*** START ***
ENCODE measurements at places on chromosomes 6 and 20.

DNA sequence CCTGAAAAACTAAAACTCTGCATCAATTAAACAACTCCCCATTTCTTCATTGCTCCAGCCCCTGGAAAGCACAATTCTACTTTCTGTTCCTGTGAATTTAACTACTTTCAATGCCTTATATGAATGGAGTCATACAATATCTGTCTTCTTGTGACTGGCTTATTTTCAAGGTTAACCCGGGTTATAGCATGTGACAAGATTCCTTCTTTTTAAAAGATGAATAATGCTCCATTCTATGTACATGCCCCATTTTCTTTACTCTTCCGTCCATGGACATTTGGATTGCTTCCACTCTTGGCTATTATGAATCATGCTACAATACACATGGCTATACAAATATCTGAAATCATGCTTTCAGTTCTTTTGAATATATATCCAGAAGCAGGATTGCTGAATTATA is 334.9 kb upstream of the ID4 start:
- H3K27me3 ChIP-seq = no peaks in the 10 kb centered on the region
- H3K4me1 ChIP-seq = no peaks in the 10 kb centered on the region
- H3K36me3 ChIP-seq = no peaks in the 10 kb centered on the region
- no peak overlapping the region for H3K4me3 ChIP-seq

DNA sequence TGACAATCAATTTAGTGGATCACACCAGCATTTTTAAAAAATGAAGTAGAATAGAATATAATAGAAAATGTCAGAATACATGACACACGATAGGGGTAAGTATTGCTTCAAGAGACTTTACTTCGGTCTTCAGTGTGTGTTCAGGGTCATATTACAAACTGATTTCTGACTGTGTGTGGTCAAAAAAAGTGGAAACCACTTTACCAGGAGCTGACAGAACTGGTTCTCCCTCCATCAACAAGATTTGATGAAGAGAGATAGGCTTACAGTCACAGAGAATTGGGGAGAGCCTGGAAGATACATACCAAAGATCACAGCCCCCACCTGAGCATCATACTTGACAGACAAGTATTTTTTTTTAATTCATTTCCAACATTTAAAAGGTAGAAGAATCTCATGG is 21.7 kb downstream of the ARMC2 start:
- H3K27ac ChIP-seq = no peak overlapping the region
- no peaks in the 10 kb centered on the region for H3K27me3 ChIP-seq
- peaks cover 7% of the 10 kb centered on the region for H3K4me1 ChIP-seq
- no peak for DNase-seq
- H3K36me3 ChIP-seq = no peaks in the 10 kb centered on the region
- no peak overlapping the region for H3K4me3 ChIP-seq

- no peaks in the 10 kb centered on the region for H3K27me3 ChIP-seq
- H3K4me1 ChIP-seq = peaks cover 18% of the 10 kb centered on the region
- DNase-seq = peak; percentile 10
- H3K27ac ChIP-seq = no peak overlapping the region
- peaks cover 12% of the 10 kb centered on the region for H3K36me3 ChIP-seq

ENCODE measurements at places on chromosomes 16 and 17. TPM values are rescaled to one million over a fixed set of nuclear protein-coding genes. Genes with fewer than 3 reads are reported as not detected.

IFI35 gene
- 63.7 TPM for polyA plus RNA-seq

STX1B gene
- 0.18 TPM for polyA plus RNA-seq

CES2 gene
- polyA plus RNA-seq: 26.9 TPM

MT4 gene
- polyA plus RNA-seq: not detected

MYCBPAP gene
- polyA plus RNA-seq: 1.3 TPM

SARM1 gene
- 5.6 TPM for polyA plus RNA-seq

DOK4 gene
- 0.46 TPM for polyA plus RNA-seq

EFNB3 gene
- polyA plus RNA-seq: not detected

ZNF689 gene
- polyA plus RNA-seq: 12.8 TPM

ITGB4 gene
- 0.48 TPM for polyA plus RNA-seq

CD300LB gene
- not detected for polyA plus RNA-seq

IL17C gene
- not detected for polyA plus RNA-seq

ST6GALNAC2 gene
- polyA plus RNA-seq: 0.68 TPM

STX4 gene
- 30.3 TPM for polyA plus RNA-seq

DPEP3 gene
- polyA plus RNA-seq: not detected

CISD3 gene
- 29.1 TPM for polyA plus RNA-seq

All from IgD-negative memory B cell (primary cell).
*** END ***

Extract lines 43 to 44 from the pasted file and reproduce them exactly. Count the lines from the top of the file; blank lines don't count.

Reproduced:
- not detected for polyA plus RNA-seq

ST6GALNAC2 gene